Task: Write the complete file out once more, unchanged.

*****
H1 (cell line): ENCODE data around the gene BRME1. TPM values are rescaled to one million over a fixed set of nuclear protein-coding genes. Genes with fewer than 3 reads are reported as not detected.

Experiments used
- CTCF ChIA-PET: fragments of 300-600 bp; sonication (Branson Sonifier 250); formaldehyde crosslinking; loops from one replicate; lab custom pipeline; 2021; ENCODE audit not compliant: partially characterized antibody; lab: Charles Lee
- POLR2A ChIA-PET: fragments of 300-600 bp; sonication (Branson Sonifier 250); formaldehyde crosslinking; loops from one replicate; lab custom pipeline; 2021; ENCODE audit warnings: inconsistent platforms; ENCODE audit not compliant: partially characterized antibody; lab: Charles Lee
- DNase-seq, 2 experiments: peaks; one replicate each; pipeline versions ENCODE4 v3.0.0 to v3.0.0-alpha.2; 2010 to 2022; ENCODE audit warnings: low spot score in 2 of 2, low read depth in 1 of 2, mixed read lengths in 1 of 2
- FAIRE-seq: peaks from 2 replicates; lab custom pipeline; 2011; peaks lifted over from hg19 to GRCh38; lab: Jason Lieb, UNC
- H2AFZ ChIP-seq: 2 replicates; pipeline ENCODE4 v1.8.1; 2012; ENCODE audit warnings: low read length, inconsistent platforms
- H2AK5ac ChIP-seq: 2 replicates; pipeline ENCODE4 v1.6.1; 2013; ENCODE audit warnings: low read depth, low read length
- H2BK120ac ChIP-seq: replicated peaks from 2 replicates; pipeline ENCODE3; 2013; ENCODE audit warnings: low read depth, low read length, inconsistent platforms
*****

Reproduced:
H1 (cell line): ENCODE data around the gene BRME1. TPM values are rescaled to one million over a fixed set of nuclear protein-coding genes. Genes with fewer than 3 reads are reported as not detected.

Experiments used
- CTCF ChIA-PET: fragments of 300-600 bp; sonication (Branson Sonifier 250); formaldehyde crosslinking; loops from one replicate; lab custom pipeline; 2021; ENCODE audit not compliant: partially characterized antibody; lab: Charles Lee
- POLR2A ChIA-PET: fragments of 300-600 bp; sonication (Branson Sonifier 250); formaldehyde crosslinking; loops from one replicate; lab custom pipeline; 2021; ENCODE audit warnings: inconsistent platforms; ENCODE audit not compliant: partially characterized antibody; lab: Charles Lee
- DNase-seq, 2 experiments: peaks; one replicate each; pipeline versions ENCODE4 v3.0.0 to v3.0.0-alpha.2; 2010 to 2022; ENCODE audit warnings: low spot score in 2 of 2, low read depth in 1 of 2, mixed read lengths in 1 of 2
- FAIRE-seq: peaks from 2 replicates; lab custom pipeline; 2011; peaks lifted over from hg19 to GRCh38; lab: Jason Lieb, UNC
- H2AFZ ChIP-seq: 2 replicates; pipeline ENCODE4 v1.8.1; 2012; ENCODE audit warnings: low read length, inconsistent platforms
- H2AK5ac ChIP-seq: 2 replicates; pipeline ENCODE4 v1.6.1; 2013; ENCODE audit warnings: low read depth, low read length
- H2BK120ac ChIP-seq: replicated peaks from 2 replicates; pipeline ENCODE3; 2013; ENCODE audit warnings: low read depth, low read length, inconsistent platforms